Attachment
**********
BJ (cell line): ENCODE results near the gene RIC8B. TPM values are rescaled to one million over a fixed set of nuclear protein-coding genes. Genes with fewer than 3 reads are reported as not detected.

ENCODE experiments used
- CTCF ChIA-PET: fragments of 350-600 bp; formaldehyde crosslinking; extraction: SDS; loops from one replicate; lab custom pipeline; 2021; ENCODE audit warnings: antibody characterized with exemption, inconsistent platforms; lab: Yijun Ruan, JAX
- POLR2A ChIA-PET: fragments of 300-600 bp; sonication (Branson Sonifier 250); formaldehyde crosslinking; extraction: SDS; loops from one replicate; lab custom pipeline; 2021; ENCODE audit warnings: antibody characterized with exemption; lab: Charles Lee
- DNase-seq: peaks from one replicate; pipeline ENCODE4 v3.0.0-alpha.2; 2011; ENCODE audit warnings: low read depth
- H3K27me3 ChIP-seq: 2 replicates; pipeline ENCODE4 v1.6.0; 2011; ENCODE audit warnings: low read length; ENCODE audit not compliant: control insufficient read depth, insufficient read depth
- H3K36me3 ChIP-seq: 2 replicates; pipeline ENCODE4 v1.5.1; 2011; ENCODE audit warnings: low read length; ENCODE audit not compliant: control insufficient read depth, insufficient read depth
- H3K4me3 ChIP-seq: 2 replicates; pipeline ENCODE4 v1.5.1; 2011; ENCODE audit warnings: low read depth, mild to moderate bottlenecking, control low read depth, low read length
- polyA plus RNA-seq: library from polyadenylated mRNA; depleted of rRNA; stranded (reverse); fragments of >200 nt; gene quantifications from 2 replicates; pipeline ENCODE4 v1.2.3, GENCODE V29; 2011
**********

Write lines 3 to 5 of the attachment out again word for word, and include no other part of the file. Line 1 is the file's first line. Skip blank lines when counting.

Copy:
- CTCF ChIA-PET: fragments of 350-600 bp; formaldehyde crosslinking; extraction: SDS; loops from one replicate; lab custom pipeline; 2021; ENCODE audit warnings: antibody characterized with exemption, inconsistent platforms; lab: Yijun Ruan, JAX
- POLR2A ChIA-PET: fragments of 300-600 bp; sonication (Branson Sonifier 250); formaldehyde crosslinking; extraction: SDS; loops from one replicate; lab custom pipeline; 2021; ENCODE audit warnings: antibody characterized with exemption; lab: Charles Lee
- DNase-seq: peaks from one replicate; pipeline ENCODE4 v3.0.0-alpha.2; 2011; ENCODE audit warnings: low read depth